Stranded harbor-seal pup cute, but don't touch
The young couple, on an oceanside vacation at Westport, just couldn't leave the harbor-seal pup to fend for himself. It may seem merciful to rescue a helpless-looking creature, as one young couple did, but don't. You'll put yourself and the animal in danger.
Seattle Times staff reporter
Sharing the shore with harbor-seal pups:
Marine-mammals stranding information:
The young couple, on an oceanside vacation at Westport, just couldn't leave the harbor-seal pup to fend for himself.
He was so alone on that beach by the lighthouse.
So helpless-looking, with no mom in sight. The big, cold ocean ready to engulf him.
How would this bundle with the soulful eyes ever survive?
So, of course, they took the pup to their motel room.
That was on May 28. The 16-pound pup, estimated at 6 to 8 weeks of age, spent the night on their motel floor.
At that weight, the pup could have taken a nice bite out of them. Harbor-seal pups, no matter how cute, are, you know, wild things.
Or maybe he could have passed on diseases that wild animals can carry if they draw blood — your blood.
But cute is cute.
It was the next day that the young couple were told that, well-meaning as they were, they maybe did more harm than good.
Mom seals sometimes leave a pup on the beach and head into the water to look for food, not returning for two or three hours, says National Marine Fisheries Service, part of National Oceanic and Atmospheric Adminstration (NOAA).
And sometimes, spokesman Brian Gorman said, the mom will flee if she sees people near the pups.
So what may look like a stranded pup really isn't.
The Westport pup now is in a 6-foot-diameter metal tank at the PAWS Wildlife Center in Lynnwood, sheets surrounding the pool so he doesn't become acclimated to humans walking by.
"They were from out of state. They weren't familiar with seals," said Jessie Huggins, stranding coordinator for Cascadia Research, an Olympia marine-mammal nonprofit.
She was the one who went to the young couple's motel room the day after they found the pup.
"I think they had the best intentions," Huggins said. "I think they may have been a little upset."
The upset part came when Huggins told them that it's a federal offense for people to harass or capture seals.
Gorman said he doesn't recall the feds going after people who, in all innocence, try to help harbor-seal pups — spring and summer are peak birth times.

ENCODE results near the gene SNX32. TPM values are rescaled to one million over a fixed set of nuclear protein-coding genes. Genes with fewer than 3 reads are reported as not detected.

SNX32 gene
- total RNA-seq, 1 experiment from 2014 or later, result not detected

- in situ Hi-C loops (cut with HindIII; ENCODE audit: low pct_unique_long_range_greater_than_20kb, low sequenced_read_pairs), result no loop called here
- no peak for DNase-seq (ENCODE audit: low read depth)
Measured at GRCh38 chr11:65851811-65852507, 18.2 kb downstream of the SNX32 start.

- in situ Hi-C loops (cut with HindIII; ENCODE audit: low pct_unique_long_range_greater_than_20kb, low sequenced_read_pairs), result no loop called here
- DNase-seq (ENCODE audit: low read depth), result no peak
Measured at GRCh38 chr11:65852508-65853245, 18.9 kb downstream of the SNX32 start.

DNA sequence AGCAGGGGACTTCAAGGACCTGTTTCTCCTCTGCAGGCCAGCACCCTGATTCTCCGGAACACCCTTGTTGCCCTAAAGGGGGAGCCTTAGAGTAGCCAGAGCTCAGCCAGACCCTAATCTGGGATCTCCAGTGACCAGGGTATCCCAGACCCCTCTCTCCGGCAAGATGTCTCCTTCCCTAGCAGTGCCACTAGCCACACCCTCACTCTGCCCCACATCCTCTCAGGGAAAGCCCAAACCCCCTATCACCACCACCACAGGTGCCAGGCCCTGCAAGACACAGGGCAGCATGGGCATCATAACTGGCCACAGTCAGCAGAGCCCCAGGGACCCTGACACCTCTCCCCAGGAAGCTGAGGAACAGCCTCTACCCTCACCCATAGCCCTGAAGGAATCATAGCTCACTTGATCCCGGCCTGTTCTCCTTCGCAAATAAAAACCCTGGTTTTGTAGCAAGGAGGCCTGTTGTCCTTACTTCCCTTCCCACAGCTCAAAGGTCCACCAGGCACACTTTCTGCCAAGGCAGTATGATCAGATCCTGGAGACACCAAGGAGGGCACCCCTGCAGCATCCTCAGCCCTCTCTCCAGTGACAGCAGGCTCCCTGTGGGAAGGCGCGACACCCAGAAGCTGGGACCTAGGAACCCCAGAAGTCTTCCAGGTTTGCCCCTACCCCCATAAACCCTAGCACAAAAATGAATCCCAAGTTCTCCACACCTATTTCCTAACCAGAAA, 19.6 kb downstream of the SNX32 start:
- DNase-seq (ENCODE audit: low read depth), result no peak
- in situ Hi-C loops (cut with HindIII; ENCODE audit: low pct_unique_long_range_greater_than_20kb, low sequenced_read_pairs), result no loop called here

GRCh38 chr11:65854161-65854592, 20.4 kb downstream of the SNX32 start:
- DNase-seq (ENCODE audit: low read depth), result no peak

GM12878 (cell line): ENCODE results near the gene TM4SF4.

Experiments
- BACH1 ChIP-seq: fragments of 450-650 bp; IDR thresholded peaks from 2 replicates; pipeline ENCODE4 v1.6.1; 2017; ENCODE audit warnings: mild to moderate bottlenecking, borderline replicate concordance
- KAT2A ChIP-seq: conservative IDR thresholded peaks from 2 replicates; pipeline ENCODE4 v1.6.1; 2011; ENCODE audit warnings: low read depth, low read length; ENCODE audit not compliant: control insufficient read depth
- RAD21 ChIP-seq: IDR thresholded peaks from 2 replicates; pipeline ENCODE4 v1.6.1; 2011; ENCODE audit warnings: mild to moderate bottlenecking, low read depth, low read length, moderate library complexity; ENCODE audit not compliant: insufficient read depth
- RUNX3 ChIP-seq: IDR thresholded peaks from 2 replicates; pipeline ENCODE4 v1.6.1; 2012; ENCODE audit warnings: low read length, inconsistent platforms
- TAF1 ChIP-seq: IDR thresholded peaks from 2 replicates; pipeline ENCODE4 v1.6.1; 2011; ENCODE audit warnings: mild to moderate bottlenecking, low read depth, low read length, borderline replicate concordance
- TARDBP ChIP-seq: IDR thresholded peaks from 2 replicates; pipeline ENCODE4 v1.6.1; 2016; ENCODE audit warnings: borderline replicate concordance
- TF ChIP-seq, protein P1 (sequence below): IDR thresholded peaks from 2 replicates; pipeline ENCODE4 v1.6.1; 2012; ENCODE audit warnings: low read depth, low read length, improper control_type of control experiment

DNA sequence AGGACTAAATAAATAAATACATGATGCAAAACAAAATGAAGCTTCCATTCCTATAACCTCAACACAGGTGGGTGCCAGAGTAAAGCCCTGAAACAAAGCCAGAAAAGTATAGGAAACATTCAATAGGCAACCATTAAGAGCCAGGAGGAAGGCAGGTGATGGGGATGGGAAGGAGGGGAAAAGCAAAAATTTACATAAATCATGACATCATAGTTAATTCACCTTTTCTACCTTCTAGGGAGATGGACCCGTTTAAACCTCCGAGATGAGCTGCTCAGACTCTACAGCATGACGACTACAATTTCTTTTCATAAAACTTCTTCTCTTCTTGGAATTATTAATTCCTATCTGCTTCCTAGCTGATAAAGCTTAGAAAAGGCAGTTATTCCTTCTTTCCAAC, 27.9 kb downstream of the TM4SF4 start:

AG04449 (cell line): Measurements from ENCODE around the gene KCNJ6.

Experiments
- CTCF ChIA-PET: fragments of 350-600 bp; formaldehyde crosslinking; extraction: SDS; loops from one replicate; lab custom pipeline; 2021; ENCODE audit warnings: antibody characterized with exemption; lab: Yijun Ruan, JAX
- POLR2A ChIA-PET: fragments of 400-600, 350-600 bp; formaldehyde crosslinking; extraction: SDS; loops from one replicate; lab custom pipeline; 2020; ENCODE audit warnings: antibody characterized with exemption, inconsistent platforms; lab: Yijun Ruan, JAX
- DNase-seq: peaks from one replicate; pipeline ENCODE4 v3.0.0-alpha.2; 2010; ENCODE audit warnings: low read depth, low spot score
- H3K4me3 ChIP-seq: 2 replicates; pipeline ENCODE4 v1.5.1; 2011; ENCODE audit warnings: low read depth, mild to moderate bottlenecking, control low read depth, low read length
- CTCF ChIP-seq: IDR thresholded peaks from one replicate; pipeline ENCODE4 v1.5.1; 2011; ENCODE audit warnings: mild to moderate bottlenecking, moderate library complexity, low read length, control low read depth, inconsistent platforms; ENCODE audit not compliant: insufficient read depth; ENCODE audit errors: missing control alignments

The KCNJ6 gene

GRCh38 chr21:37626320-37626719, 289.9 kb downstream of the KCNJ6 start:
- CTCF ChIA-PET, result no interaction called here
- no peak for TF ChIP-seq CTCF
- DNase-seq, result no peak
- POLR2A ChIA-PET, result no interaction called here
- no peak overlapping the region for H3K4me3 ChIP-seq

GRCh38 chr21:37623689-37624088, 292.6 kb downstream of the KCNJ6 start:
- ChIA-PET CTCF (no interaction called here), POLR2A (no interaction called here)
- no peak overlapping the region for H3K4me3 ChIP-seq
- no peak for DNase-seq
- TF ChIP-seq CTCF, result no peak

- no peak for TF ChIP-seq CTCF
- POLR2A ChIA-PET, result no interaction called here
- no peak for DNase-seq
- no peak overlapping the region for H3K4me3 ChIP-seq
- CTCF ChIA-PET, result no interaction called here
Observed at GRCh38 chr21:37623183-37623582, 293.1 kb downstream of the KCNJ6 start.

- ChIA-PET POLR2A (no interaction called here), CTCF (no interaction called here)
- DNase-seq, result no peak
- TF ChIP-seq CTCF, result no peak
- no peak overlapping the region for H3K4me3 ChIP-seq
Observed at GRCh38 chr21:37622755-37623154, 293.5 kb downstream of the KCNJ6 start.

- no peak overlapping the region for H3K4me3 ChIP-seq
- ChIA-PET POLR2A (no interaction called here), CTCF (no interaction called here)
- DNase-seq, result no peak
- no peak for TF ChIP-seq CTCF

The law, with fines up to $50,000, has been publicized in cases involving individuals who purposefully shot marine mammals.
Still, talk of a federal offense can ruin a vacation.
By May 30, the pup was at PAWS, which has a facility to rehabilitate seals — meaning a tank — people with expertise on seals and a good supply of frozen herring. The PAWS wildlife facility also is hosting three bear cubs, a squirrel, raccoons, owls, hawks, an eagle, geese, deer and a weasel.
The harbor-seal pup arrived in good shape, having made the trip inside a dog container that had been sterilized with bleach.
The pup has not been given a name. He is believed to be a male, although no one has examined the pup "up close and personal," Huggins said.
"We don't give them names. They're not pets. They're wild animals," said Mary Leake Schilder, spokeswoman for PAWS.
The pup did receive a red-and-white plastic beach ball and an inflatable plastic ring with which to play.
Schilder said the toys were not given to him by a person, but thrown into the tank, filled 4 feet deep with fresh water.
She said the pup will be kept at the shelter until it reaches 60 pounds, likely by the end of summer, and then probably will be released at Westport. According to NOAA, there is no documentation on the success of mom-and-pup reunions.
In any case, the Westport pup almost certainly is past the 4- to 6-week weaning stage. His diet now consists of seven to eight herring, twice a day. Later, he'll be fed live trout.
Schilder said that, if her office window is open, she can hear "a kind of squeaky sound," which is the pup calling for more herring.
But, she said, the pup is kept on a feeding schedule.
No special treats, no matter how cute.
And remember, said stranding coordinator Jessie Huggins, next time you see that cuddly, helpless-looking seal pup on the beach, walk away and call the Northwest Marine Mammal Stranding Network Hotline at 800-853-1964.
She understands your first impulse. "They're pretty cute. It's difficult to walk away," she said.
Erik Lacitis: 206-464-2237 or firstname.lastname@example.org
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